Mosque attacks ‘couldn’t be stopped’: report

 

A royal commission investigating last year's Christchurch mosque terror attacks has concluded that while New Zealand's security agencies had an "inappropriate" focus on Islamic extremism, ultimately nothing could have been done to stop Australian white supremacist Brenton Tarrant.

The 792-page report released on Tuesday makes 44 recommendations to prevent a repeat of the March 15, 2019 attacks, which killed 51 people and left dozens more seriously wounded in the country's worst ever mass shooting.

Tarrant was sentenced to life without parole in August, the first time such a sentence has been imposed in the country's history.

The inquiry was launched 10 days after the attacks to investigate Tarrant's activities, including his travel around the world, how he obtained firearms, his use of social media and how he avoided coming to the attention of authorities, the NZ Herald reports.

Commissioner Sir William Young concluded that while there were major failures in New Zealand's gun licensing system, the attacks were not the result of failures by counter-terror agencies including the New Zealand Security and Intelligence Service and Government Communications and Security Bureau.

The report found that apart from an email sent by Tarrant to the Parliamentary Service eight minutes before he began his massacre, there was no other information available to any relevant public sector agency that "could or should have alerted them to the terrorist attack".

Prime Minister Jacinda Ardern said while nothing could have stopped the attacks, there were still failings at a high level. "And for that I apologise," she said.

The report did find New Zealand Police gave "insufficient attention" to whether one of Tarrant's gaming friends, who knew about his racist beliefs, was an appropriate referee for his firearms licence, and that their administration of the system "did not meet required standards", according to the NZ Herald.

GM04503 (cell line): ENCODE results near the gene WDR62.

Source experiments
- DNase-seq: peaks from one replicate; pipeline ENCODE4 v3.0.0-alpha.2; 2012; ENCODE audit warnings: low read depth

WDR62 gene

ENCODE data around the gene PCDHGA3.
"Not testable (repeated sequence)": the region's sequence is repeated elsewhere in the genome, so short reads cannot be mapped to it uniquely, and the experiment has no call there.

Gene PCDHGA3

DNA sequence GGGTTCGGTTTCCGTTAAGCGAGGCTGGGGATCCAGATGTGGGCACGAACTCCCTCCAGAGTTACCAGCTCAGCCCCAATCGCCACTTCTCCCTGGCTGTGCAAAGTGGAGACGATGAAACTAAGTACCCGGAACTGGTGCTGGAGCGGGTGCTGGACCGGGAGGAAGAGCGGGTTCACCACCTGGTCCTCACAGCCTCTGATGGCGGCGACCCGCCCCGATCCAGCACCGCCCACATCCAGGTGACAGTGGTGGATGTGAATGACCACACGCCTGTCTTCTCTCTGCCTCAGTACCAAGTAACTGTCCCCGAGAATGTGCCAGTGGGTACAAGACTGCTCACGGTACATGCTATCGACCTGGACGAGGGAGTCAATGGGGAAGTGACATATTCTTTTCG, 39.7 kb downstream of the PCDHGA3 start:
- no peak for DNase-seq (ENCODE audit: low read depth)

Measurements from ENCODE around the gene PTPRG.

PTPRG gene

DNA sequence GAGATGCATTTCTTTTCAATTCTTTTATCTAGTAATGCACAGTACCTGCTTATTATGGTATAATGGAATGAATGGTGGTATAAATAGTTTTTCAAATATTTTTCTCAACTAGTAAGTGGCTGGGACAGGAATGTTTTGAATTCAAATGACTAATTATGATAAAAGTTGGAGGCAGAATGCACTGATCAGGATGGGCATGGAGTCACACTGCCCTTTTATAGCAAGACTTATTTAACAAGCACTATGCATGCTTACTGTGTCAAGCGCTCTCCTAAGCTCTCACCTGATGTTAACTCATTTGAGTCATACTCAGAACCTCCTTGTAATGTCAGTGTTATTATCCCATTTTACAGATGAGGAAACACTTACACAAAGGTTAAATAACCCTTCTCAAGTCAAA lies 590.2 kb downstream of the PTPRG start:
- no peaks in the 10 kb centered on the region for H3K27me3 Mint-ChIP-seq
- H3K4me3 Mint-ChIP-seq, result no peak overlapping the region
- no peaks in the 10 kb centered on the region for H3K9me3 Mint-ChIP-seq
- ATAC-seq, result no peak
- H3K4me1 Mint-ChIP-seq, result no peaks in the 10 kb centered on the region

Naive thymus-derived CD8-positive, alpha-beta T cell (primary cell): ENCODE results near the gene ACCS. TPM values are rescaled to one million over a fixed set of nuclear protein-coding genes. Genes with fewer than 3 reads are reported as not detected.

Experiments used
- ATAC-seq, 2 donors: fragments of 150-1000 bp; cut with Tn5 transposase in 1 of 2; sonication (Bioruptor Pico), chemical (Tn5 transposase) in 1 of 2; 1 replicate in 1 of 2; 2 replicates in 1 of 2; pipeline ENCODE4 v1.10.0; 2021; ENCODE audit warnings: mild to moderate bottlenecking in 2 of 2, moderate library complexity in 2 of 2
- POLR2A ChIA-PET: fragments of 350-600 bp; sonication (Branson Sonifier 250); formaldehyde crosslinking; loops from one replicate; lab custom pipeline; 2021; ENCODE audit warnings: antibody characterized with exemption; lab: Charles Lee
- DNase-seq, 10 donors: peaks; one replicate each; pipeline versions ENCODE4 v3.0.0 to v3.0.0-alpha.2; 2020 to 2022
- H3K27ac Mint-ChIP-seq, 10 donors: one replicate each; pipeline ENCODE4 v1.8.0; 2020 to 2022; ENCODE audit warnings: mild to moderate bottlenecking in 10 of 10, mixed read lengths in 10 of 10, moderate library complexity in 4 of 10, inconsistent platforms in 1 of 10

Police Commissioner Andrew Coster "unreservedly apologised" for those failures.

Among its recommendations, the report called for the establishment of a new national security and intelligence agency that will be able to strike a balance between privacy and safety and will "understand the social licence for public sector agencies to engage in counter-terrorism and countering violent extremism activities".

"We conclude there was an inappropriate concentration of counter-terrorism resources on the threat of Islamist extremist terrorism (ahead of the March 15, 2019 attacks,)" the report said.

Ms Ardern has committed in principle to implementing all 44 recommendations, which include making hate crime a criminal offence, creating an early intervention program to steer people away from violent extremism, and cracking down platforms like YouTube.

Al Noor Mosque imam Gamal Fouda told the NZ Herald that government agencies had failed to protect New Zealand's Muslim community.

"Before the terror attack, I had reported suspicious people around the Deans Avenue mosque but was disappointed by the lack of action taken by police," he said. "The report shows that institutional prejudice and unconscious bias exists in government agencies and that needs to change."

frank.chung@news.com.au

Originally published as Mosque attacks 'couldn't be stopped': report


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